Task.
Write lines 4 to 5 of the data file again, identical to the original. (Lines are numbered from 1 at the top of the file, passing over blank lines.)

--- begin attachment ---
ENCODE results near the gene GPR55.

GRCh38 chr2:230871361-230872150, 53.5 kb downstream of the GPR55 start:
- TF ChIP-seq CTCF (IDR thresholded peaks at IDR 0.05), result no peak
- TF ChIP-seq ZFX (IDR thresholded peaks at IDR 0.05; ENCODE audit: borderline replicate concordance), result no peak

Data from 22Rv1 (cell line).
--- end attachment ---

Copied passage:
- TF ChIP-seq ZFX (IDR thresholded peaks at IDR 0.05; ENCODE audit: borderline replicate concordance), result no peak

Data from 22Rv1 (cell line).